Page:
Listen to this song by former ’60s British pop pin-up turned ’70s bearded folky hit-maker Cat Stevens. It’s “The Boy With The Moon & Star On His Head” a spiritual parable positioned as a traditional English folk song. The tune is taken from 1972’s Catch Bull At Four album, his follow-up to the immense Teaser & the Firecat record. Because of the momentum created by that previous release, Catch Bull At Four was his best-selling record.
Cat Stevens had enjoyed some success previous even to his celebrated early ’70s albums as a pop star. He’d changed his name from Steven Georgiou to Cat Stevens in the ’60s, enjoying some success with respectably charting songs in the UK, like “Matthew & Son”, “I’m Gonna Get Me A Gun”, and “I Love My Dog”.
He also would score some success as a songwriter of material for other people, including “The First Cut Is The Deepest”, a hit initially for P.P Arnold, and then for others down the decades (Sheryl Crow, Rod Stewart). Yet, it would be in the next decade where he’d forge his musical path, with a sort of baroque-flavoured folk style infused with a sense of the spiritual.
This tune is certainly one of those, starting off with a scene of ’60s free-love, and eventually turning to a less carnal, and more mystically informed theme of spiritual wisdom, with a prescription for love and connectedness as a pay-off.
In some ways this wasn’t just a song, but it was Stevens’ story as an artist, too. But, how?
A key thread to be found in Stevens’ music from 1970 onward is all about a man being pestered by the bigger questions in life, after playing the role of self-indulgent pop star. The irony of course is that it would be this spiritual impulse that helped him to generate some very worldly success, greater than he’d ever enjoyed in that earlier pure pop star period.
“The Boy With The Moon & Star On His Head”, among other songs recorded around the same time (“Moonshadow”, “Kathmandu”, “On The Road To Find Out”), reflected his own eventual chosen path and identity, or at least the one he was aiming for while his audience got bigger and bigger. But, the weight of increasing fame was something that would become more and more burdensome to him.
By 1978, he’d recorded his last record as Cat Stevens; Back to Earth. And by the next year, “Cat Stevens” was subsumed by Yusuf Islam, a Muslim activist, educator, charity organizer, and school trustee where the million-selling ’70s singer-songwriter once stood.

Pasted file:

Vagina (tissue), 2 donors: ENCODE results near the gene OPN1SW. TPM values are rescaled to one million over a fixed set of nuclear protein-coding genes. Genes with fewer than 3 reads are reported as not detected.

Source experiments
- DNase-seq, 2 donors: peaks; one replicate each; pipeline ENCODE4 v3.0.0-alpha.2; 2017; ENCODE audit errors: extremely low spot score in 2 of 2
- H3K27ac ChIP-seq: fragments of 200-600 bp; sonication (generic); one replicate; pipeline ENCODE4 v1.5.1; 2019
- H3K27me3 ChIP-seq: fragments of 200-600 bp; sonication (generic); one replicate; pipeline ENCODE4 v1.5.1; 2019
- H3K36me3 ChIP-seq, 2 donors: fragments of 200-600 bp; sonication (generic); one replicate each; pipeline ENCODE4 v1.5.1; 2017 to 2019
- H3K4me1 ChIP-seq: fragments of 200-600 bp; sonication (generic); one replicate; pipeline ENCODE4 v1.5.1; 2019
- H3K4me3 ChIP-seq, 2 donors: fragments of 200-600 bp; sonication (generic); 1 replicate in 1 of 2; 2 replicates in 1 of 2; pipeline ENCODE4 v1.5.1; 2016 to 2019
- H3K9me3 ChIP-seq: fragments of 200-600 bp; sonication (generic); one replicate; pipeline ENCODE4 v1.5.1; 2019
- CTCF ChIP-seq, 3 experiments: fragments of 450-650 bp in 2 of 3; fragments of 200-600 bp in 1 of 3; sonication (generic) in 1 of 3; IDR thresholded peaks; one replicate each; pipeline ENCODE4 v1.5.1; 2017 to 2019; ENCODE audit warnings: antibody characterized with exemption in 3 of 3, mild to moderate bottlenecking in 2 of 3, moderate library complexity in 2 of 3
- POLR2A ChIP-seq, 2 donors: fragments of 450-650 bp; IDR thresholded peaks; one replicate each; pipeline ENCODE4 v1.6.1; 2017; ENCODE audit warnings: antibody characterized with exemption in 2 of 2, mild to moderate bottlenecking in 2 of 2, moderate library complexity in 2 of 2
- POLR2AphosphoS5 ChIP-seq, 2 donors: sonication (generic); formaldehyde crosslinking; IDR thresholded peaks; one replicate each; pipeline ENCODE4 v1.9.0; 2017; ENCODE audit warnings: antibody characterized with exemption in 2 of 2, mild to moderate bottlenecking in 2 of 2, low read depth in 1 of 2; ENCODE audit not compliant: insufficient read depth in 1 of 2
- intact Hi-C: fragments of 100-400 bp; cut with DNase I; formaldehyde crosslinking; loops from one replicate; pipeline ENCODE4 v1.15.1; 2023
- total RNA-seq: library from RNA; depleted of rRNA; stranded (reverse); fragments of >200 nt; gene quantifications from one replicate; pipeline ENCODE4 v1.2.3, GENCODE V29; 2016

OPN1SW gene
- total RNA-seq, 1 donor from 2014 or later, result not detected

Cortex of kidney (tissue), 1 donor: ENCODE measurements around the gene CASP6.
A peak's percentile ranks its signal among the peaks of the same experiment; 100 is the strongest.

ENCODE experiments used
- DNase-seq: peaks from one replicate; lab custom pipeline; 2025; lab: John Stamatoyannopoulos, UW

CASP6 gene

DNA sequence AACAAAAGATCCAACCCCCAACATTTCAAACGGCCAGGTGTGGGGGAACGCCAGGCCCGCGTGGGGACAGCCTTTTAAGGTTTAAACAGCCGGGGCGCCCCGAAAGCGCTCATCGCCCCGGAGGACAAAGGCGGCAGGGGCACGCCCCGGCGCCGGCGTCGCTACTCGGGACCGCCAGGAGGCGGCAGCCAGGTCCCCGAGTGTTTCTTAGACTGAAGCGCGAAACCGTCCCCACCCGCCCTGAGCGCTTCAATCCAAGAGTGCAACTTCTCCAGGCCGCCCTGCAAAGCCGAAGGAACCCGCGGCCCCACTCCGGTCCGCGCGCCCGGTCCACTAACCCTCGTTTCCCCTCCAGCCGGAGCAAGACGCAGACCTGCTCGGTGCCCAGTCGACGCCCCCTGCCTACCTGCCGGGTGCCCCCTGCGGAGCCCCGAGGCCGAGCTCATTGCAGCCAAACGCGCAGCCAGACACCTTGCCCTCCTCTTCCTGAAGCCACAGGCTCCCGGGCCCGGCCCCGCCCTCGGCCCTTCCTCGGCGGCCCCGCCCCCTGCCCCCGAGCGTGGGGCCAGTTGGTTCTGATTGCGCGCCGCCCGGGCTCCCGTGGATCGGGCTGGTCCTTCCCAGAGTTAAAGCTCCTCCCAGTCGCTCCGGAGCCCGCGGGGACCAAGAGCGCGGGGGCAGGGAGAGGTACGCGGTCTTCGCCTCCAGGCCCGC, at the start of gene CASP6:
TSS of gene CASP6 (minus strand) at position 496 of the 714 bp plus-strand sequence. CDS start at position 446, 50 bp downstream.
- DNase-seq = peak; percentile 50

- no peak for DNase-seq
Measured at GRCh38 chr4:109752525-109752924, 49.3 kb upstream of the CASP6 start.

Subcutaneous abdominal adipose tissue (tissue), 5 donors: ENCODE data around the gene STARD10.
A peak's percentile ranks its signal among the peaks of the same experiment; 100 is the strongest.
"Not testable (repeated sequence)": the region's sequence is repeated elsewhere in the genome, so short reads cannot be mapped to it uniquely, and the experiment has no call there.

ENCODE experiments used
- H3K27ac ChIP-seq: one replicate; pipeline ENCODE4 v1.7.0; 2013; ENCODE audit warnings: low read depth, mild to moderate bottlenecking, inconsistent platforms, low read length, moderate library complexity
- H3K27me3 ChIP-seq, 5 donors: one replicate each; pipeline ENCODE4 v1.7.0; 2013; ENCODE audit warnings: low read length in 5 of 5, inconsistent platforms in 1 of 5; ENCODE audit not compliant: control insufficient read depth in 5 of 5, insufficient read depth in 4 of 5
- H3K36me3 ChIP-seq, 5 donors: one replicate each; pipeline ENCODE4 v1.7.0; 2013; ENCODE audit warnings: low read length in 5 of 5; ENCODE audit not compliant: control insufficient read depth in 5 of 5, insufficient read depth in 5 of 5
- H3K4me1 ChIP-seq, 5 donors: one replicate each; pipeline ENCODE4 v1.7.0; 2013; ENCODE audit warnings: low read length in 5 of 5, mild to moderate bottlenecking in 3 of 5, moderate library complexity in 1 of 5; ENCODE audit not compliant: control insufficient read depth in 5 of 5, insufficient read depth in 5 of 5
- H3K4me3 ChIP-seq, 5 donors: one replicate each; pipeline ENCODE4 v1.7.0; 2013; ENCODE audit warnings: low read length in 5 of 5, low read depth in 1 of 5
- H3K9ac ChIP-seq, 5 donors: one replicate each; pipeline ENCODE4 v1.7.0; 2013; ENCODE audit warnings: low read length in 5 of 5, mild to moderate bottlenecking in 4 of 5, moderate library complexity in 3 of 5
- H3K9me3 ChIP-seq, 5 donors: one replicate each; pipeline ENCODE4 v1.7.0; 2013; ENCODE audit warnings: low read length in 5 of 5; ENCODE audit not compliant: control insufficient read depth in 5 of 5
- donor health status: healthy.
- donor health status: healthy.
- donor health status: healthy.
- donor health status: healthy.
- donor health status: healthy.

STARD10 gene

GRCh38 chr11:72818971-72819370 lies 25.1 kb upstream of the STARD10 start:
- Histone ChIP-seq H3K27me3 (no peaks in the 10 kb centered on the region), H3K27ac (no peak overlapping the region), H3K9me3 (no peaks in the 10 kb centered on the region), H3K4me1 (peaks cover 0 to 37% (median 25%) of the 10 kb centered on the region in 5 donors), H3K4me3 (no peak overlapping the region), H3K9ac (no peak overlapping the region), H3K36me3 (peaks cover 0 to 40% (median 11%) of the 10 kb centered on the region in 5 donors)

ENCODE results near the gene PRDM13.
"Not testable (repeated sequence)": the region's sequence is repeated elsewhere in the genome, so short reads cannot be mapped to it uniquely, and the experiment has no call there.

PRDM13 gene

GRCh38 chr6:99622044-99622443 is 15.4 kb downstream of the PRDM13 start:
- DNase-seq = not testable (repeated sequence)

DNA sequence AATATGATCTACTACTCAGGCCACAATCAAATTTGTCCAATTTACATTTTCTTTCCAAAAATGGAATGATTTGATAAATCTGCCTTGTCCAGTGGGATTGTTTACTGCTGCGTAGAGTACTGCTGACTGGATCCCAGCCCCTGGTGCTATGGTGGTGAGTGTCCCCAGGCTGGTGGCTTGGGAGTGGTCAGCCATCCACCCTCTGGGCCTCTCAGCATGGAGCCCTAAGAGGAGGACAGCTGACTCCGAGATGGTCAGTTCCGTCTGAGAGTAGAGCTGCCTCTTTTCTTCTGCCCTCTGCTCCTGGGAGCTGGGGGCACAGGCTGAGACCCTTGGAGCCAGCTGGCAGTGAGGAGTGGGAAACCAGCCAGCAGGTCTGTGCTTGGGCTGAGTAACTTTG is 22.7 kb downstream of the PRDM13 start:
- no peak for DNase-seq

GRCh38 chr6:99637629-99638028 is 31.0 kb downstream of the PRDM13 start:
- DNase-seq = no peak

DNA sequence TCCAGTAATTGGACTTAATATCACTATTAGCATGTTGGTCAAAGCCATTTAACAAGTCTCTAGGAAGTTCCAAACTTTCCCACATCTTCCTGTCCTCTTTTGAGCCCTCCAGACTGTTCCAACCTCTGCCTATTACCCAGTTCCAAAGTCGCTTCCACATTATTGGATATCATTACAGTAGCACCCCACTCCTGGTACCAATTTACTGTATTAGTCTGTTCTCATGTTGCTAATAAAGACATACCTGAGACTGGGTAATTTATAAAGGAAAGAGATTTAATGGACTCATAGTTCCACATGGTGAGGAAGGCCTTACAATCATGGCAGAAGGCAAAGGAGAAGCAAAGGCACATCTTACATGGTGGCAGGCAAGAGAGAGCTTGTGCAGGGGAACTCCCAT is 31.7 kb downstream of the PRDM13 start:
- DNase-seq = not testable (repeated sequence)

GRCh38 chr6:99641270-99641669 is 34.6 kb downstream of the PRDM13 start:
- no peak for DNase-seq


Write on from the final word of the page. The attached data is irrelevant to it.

He wouldn’t release another album for 28 years.
And where it’s hard to pass judgement on his decision with any real insight, I’ve come to think that the impulse to jettison an artistic life for a purely religious one is something of a false dichotomy. In the lines of his songs, many of his listeners have surely found meaning, just by hearing their own spiritual and existential struggles reflected back at them in song. That’s what art is supposed to do; it is a form of ministry. And when it comes to spiritual connection relating to common experiences between people, what is more connected than that?
Perhaps he figured educational projects and the founding of charitable organizations would produce more palpable results. Yet, that’s a false dichotomy too, as proven by other artists who find the time to take up charitable causes while continuing artistic pursuits.
But, really it’s all academic. The engine of his work in the “Cat Stevens years” was the struggle for enlightenment, not the achievement of it. By 1979, he arrived at a destination he was happy with, as a person. By extension, he’d come to the end of what he had to say as an artist by the time he’d converted. Maybe that’s the only argument that matters.
Luckily, Yusuf (as he’s now known) returned to music in any case after a long period of reflection on how he could do it honestly, while maintaining the humanitarian work he began when he embraced the Muslim faith. He’s released two albums since; An Other Cup in 2006, and Roadsinger in 2009.
You can investigate his official Yusuf site for more recent recordings and news.